Rich with European romanticism and a burgeoning cultural scene, Warsaw is an alluring study of an old town’s brilliant rejuvenation
Standing on the edge of the picture-perfect and cobblestoned Castle Square in Warsaw’s Old Town, it is impossible to imagine that barely two generations ago in 1945, the entire quarter was levelled—a vicious victim of brutal German bombing, and battles between Hitler’s desperate armies and Poland’s doomed resistance fighters. Black and white photographs from the era show a devastation that beggars belief: The shattered landscape, 20 million cubic metres of rubble by some estimates, resembles Hiroshima after the atomic bomb. “No stone can remain standing,” Heinrich Himmler had decreed. His instructions were followed to the letter.
By the time the Russians marched into Warsaw, 85 per cent of the ancient capital had been destroyed and half the population dead. That the Poles, by dint of sheer courage, nerve and national pride, have managed to rebuild Warsaw—today, a city of about 1.7 million that hugs the sinuous curves of the Vistula River—is a civic act on a scale that deserves unending applause. Castle Square has been completely rebuilt. The rooms of the Royal Castle have been reassembled with such care that it’s difficult to see where the past ends and the present begins.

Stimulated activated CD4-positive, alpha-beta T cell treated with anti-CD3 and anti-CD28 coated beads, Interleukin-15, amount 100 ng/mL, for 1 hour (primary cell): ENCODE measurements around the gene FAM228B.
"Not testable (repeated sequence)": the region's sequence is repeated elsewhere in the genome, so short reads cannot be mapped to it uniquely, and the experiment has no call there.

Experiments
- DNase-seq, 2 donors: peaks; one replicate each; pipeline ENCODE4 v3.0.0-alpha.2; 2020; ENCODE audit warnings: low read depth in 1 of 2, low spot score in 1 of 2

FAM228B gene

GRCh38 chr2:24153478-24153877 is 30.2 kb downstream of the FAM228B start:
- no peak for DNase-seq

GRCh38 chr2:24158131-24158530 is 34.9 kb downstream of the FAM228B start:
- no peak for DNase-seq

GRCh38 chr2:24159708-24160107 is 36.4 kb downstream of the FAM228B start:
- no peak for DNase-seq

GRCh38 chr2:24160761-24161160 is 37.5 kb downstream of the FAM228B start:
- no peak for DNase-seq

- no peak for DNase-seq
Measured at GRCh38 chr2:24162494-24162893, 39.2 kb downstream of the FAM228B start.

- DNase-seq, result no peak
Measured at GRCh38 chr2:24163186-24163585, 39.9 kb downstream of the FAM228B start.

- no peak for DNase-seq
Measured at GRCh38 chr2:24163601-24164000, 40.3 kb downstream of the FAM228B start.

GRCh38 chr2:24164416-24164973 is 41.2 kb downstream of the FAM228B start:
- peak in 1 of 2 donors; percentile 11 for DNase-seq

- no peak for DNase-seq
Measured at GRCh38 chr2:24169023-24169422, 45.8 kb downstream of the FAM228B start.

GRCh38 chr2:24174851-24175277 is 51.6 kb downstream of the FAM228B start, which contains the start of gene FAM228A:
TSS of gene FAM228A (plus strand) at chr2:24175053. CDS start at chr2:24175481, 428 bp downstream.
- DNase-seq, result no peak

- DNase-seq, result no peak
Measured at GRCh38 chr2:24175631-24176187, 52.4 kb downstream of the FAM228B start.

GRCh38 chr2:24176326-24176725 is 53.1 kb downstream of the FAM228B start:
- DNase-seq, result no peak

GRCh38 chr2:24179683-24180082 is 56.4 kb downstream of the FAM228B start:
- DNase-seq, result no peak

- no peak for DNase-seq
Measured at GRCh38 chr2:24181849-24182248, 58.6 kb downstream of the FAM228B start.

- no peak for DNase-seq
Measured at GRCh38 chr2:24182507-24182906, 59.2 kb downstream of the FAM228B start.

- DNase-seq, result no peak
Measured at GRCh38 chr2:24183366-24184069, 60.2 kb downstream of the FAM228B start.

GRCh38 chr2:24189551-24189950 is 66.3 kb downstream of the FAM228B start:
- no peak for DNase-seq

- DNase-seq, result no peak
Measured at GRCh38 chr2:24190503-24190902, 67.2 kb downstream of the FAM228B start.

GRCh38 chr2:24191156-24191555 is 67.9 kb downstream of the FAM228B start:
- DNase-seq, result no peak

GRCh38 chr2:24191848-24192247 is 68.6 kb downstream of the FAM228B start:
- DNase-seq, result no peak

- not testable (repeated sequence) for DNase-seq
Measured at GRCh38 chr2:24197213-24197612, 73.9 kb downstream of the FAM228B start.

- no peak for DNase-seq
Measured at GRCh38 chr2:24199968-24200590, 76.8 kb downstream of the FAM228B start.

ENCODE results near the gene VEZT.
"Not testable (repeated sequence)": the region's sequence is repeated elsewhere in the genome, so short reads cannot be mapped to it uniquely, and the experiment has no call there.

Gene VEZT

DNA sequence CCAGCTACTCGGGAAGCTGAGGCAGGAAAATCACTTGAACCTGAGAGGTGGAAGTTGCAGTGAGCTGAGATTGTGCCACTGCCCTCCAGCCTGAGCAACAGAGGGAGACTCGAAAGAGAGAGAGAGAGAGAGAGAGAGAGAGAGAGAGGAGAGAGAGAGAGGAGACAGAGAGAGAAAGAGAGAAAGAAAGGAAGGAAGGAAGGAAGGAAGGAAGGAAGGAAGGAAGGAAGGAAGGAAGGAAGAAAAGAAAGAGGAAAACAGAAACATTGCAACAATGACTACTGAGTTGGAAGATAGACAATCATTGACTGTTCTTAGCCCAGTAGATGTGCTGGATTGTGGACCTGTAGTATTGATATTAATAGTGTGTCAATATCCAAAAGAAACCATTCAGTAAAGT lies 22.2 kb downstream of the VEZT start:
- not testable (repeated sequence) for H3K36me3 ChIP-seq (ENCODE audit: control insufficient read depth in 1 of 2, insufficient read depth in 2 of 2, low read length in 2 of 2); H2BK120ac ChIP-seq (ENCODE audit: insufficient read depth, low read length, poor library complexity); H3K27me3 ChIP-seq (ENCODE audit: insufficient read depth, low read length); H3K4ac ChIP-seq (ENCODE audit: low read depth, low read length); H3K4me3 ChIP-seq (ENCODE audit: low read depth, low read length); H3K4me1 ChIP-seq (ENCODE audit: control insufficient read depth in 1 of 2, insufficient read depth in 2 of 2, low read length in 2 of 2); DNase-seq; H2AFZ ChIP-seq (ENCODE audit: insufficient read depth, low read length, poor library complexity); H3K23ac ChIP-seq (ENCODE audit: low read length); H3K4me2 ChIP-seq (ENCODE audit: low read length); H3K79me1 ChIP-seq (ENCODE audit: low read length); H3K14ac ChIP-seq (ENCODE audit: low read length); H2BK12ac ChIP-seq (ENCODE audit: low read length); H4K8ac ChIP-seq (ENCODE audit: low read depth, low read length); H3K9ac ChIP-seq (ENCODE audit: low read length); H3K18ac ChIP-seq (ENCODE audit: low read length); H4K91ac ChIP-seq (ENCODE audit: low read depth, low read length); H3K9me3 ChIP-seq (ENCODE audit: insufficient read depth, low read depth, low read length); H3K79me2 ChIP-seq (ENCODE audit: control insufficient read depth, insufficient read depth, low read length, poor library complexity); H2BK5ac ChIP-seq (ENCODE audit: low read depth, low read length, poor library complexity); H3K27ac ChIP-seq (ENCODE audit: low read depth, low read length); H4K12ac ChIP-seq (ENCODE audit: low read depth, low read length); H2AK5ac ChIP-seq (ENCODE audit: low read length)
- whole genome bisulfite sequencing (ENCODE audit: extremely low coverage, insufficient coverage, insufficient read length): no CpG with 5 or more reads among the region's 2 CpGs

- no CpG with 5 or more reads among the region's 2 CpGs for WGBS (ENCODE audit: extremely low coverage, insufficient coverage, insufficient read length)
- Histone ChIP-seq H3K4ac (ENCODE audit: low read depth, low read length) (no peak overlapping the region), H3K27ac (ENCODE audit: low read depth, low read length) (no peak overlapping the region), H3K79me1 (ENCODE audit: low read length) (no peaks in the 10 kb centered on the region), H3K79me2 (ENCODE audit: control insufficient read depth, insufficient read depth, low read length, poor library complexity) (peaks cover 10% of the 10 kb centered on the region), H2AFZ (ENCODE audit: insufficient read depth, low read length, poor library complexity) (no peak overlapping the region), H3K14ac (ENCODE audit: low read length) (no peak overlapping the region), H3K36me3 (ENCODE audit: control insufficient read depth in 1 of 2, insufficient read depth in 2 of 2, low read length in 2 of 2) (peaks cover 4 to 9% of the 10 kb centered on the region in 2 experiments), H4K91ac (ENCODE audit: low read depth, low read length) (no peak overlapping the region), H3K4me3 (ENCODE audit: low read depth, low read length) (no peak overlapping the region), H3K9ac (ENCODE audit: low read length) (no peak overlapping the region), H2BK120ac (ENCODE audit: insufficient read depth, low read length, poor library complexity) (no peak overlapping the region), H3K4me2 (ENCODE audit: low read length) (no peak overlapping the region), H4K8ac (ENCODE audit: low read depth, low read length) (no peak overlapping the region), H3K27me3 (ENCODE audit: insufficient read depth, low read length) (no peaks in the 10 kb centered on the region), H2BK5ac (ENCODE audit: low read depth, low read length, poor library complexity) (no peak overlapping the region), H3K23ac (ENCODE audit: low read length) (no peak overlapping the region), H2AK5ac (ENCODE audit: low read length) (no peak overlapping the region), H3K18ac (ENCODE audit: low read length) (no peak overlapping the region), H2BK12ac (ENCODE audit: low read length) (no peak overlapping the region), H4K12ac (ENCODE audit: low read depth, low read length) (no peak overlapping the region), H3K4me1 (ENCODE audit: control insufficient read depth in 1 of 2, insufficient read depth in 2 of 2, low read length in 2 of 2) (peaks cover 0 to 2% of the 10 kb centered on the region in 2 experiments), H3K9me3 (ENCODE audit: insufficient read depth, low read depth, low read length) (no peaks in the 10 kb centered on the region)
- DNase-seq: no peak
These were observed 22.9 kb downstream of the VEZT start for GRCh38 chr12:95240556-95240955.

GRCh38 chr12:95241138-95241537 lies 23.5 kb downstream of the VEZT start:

The slender statue of King Sigismund miraculously survived a direct hit from a tank shell and was restored to his columned perch in 1949. Today, it’s the city’s most popular meeting place—hipster Varsovians in Gap and Armani mingle with snap-happy tourists posing for selfies and group shots. The memory of the recent bloody past fades with each uploaded picture.
Of course, the Soviet occupation of Poland post-1945 left its own psychic imprint, not least in the still extant rows of faceless apartment and office blocks that are straight out of the Communist architectural handbook. Case in point are the hysterically grandiose boulevards of the city centre, anchored by the mammoth skyscraper that is the Palace of Culture and Science, a totemic gift from Stalin to the city in 1955 and one inspired by New York’s Empire State building. From the latter’s terrace on the 30th floor, Warsaw unfolds in a patchwork of concrete blocks, charming tiled roofscapes and leafy expanses. From this height, it’s hard to believe that it’s been barely 25 years since the fall of the Soviet Union.
Elsewhere, Warsaw’s physical rebuilding has been so thorough and skilfully done that one begins to understand why, throughout modern Europe, the Polish diaspora is so prized for its craftsmen, engineers and construction workers. Which is not to imply that the city has been busy air-brushing its history. Far from it. There are monuments to martyrs, revolutionaries and heroes down the ages. On a busy intersection on Rondo de Gaulle’a, a statue of Charles de Gaulle strides resolutely towards an unseen destiny. Fifteen musical benches playing 30-second snippets of Chopin are installed at key sites connected with the Polish master’s life. Meanwhile, the soaring Museum of the History of Polish Jews in the Muranow district, once the site of the notorious Warsaw Ghetto, is a sobering reminder of the depths of humanity’s evil.